Monday, April 26, 2010

Excuses, excuses

Every one of these common excuses for racism from the Double Standard applies to sexism as well. Some choice quotes:
6. Who cares? I don’t care if they’re purple, orange or blue. All I care about is whether they meet the criteria, are qualified and/or can do the job.

Artist-activist Damali Ayo calls this a “three year old’s understanding of race.” Yet another variation of the anti-Affirmative Action argument. People who make this argument obscure social construct with lived reality. They forget that much of our reality is constructed, particularly by a dominant culture paradigm that puts people of color at the bottom of the social ladder. ...

7. Well, probably there weren’t any qualified/talented/pretty/smart/up-and-coming people of color who they could have included. Should they not have featured/hired the qualified white people? I mean, I can’t think of any black/Hispanic/Asian people who fit the bill.

Two quick points. One: Most white people admit to having no or few friends of color, yet some are comfortable asserting that there are none qualified for various positions/awards/etc. This begs the question: How would they know? Two: This point is false. There are many qualified, talented, intelligent, and/or beautiful people of color. ...

2. It’s racist to point out it’s racist.

Even when it is the elephant in the room—anyone with eyes, except perhaps the “colorblind” (and I don’t mean that in the medical sense) can see what’s missing or happening—if you are a person of color and you point “it” out, expect to have the tables turned on you. You will inevitably be accused of trying to stir up controversy, playing the victim, dividing people, etc. You will then be called a reverse racist for even bringing the subject up.
I'd add an eleventh excuse to the list: "If we're going to worry about sexism then we have to worry about racism, ageism, gay rights, etc., too." I think they also left off blaming the oppressed for allowing themselves to be oppressed.

Thanks to Barrelhouse for the pointer to this piece.

9 comments:

  1. "10. It's not racism, just good marketing. Their target audience is white, so what do you expect?"

    Don't see how this one applies to sexism as well. Men and women need/want different products. What would you like to see? More tampon ads targeted towards men?

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  2. The point is that this excuse is used when the product in question (movies? books? magazines? food? cleaning products?) could easily apply to both men and women, or people of all races.

    Tampons? Really?

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  3. Who is "antinym" and why do they evince such a commitment to denying that sexism and racism should be discussed with an eye toward eliminating them?

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  4. "Most white people admit to having no or few friends of color, yet some are comfortable asserting that there are none qualified for various positions/awards/etc."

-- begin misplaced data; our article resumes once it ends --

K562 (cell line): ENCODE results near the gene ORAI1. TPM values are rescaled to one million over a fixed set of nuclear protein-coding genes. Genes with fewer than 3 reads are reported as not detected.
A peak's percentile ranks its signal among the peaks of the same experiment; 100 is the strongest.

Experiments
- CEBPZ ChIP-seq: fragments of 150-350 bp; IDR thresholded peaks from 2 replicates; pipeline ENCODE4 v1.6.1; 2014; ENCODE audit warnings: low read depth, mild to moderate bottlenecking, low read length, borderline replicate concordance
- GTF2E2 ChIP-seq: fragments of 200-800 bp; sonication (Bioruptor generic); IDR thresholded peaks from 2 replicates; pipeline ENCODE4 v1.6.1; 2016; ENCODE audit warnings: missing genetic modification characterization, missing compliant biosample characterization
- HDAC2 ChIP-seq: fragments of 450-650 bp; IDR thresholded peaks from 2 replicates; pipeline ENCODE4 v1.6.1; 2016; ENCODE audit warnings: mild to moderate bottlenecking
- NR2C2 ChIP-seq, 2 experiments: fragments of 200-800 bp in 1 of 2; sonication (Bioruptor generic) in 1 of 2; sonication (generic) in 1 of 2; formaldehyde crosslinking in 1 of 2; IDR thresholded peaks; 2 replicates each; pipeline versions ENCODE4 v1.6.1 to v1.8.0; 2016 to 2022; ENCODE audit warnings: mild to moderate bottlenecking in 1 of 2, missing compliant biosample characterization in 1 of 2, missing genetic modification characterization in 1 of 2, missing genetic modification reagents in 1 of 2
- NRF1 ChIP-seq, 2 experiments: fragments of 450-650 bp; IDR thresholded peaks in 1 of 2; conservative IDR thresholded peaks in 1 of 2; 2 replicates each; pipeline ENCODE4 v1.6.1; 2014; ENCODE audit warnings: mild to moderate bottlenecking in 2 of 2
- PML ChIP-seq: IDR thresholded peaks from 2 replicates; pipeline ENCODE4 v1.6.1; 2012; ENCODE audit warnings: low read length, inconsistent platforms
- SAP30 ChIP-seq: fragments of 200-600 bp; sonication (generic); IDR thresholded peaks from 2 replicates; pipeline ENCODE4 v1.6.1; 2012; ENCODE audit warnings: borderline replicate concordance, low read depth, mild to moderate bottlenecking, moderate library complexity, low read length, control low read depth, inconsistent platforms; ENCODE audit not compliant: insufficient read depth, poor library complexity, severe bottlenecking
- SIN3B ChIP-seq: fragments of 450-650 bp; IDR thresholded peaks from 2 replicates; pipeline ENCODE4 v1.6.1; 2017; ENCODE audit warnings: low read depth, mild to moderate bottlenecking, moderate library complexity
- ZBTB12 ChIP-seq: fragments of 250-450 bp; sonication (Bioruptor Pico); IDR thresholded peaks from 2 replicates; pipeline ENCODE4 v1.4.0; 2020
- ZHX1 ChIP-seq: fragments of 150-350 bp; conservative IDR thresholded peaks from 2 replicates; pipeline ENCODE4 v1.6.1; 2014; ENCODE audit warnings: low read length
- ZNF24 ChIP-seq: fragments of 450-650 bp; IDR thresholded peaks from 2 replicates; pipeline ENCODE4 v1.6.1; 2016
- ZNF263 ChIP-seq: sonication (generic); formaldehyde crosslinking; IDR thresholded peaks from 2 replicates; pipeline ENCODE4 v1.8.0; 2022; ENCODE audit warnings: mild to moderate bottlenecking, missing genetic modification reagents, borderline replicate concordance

This is what gets to the all-male publishing issue. Not that guys are only friends with other guys, but that like often associates with like, and if you don't *make an effort* to be more inclusionary, whether it's race or gender or age or whatever, you're going to wind up with monotony. Often, though, the privilaged group doesn't see/realize the need to make that effort (whereas the non-privilaged group is used to the effort after a lifetimeof needing to make it), and can resent the implication that they should make that effort. "It all looks good from up here; what's your problem?"

    Oh, and Kathy and Elisa, I really wish you guys would stop writing so many poems about tampons. I mean, really, I know you're females and all, but just try.

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  5. i agree with the point about it's not racist to point out it's racist. more generally, a lot of (white) people don't seem to want to discuss race at all and that has always struck me as pretty odd. there was some article recently talking about the best way to talk about race while raising kids which argued against the view that if you never bring race up with your kids, then they will think "colorblind", the article making the point that any idiot kid can see the difference between the races and if you don't talk about it they just draw the "obvious" conclusion (minorities are inferior cause they're not on tv, "our kind" doesn't associate with black people, whatever). so not bringing up race is just silly since race is obviously in your face and there's no avoiding it.

    kinda like germans and parades or marches. oh snap mybad!

    i'm always amazed when i watch tv and it's like everyone's white, that just stands out so strongly to me as weird. i mean is that what the world looks like if you're white? if you just walk around boston it's like 40% nonwhite people (i am counting hispanics etc as "nonwhite" since hey, let's face it, they ain't whitebread). that's just weird. like "brothers and sisters" hahaha

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  6. I agree, never talking about race doesn't help anything. Your kids don't grow up in a vacuum and they can pick up on signals from the outside world like that everyone else is treating minorities differently.

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  7. Thanks for reposting my piece, Elisa! I'm glad to see it's reaching a broad audience.

    Best wishes,
    Annah

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  8. Elaine Showalter and the best American novelists:

    http://www.guardian.co.uk/books/2009/may/09/female-novelists-usa

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